Offshore Wind Needs Long-Term Risk Management Strategy – GCube

Offshore wind industry must quickly respond to a changing global risk profile in order to avoid large-scale financial losses, GCube Insurance said.

As the offshore wind sector expands globally, prices fall, and technology evolves, asset owners and investors are becoming increasingly exposed to technical and supply chain risks, alongside natural catastrophe and extreme weather, the renewable energy insurance services provider said.

More sustainable approaches to risk management and insurance are required to ensure that this changing risk profile does not impact project delivery and successful long-term operations.

GCube’s analysis of claims data gathered over the past twelve months from construction projects and operational offshore wind farms highlights several key trends that must be carefully managed in order to ensure project success.

This includes a number of costly inter-array cable faults caused by malfunction of fibre optics designed to monitor cable performance. Cabling losses account for 55% of total claims handled by GCube in the past 12 months.

The analysis has also revealed a rise in the frequency and severity of claims relating to foundations – particularly monopiles installed at deepwater sites. Foundation-related losses now account for 35% of total claims.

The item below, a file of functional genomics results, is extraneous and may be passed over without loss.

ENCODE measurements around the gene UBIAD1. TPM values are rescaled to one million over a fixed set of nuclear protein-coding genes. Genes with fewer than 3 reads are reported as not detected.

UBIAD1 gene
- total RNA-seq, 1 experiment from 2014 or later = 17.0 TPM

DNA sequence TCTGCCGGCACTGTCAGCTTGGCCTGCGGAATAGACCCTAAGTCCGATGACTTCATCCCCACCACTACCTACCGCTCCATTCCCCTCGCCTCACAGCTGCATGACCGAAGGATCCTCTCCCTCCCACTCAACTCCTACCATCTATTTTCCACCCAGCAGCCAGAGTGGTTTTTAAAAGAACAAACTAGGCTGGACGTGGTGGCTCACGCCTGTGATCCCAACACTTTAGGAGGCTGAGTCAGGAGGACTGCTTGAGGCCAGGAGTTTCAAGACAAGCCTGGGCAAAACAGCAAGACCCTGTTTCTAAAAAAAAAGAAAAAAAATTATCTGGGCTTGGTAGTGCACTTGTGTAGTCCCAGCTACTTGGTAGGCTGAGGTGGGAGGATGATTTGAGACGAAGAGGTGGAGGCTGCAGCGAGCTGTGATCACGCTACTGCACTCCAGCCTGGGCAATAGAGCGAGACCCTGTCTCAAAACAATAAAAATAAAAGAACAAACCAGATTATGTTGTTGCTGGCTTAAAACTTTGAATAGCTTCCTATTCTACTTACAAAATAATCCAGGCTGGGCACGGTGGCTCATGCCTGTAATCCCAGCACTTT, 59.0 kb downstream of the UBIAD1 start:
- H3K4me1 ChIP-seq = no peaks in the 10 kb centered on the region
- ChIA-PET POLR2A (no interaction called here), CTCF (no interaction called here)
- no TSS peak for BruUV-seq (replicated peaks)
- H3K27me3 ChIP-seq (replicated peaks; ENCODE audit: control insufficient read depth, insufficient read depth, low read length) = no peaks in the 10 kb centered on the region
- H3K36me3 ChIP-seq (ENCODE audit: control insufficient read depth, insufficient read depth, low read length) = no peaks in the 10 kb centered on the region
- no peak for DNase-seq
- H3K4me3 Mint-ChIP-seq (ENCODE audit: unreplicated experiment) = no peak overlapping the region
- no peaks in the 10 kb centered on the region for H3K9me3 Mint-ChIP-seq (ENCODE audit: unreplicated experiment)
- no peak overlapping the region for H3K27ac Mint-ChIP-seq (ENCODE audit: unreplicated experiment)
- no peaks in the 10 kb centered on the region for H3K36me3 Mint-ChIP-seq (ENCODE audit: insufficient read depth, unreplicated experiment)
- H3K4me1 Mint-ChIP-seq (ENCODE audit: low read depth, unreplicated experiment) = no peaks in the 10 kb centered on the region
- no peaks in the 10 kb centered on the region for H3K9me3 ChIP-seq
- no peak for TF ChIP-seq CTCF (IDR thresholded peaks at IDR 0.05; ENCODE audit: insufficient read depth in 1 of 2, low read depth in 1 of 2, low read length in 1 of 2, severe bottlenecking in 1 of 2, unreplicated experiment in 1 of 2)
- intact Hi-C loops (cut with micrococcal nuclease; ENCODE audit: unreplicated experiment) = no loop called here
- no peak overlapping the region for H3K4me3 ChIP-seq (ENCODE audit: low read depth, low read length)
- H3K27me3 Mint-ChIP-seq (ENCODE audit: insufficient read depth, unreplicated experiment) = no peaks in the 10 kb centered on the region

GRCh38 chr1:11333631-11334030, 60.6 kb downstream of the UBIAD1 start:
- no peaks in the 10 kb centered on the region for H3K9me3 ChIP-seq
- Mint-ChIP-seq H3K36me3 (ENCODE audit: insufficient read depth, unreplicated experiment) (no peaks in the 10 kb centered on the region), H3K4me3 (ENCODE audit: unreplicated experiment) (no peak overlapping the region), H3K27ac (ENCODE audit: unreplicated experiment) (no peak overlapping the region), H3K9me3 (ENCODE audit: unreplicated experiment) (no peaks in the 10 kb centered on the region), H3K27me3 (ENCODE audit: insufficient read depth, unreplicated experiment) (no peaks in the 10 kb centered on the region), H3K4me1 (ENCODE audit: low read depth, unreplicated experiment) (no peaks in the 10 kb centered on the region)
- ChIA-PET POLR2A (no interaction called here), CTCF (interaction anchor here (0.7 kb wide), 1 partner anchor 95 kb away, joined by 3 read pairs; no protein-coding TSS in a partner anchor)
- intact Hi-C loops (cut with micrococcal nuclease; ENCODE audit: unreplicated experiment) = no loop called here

When it comes to the floating wind, significant mechanical breakdown losses incurred at all but one of the floating wind installations currently in operation worldwide, GCube Insurance said.

Looking beyond Europe, increased exposure to natural catastrophe in the Taiwanese and US offshore wind markets as well as losses involving extreme weather events that cause significant project damage but do not fall under conventional definitions of natural catastrophe.

And lastly, ongoing issues related to contractor error as the industry drives to reduce the levelized cost of energy in established markets, putting pressure on the supply chain, and begins to work with inexperienced local teams in emerging markets. Human error is involved in 70% of total claims over the past 12 months.

“Many of these claims trends could be marked down as ‘growing pains’ linked to global expansion and a drive for cost parity with conventional energy. However, if they are not properly managed, they will put these goals at risk,” said Jatin Sharma, President, GCube Insurance Services.

“If the industry continues to squeeze the supply chain, while at the same time commercialising new technologies in new global markets, it will become increasingly vulnerable to large-scale financial losses that dent investor confidence and put projects at risk. A long-term, responsible outlook is required – both from offshore wind asset developers and owners, and from insurance providers – to ensure that lessons are learnt quickly, and take into account the changing risk profile of construction and operation.”

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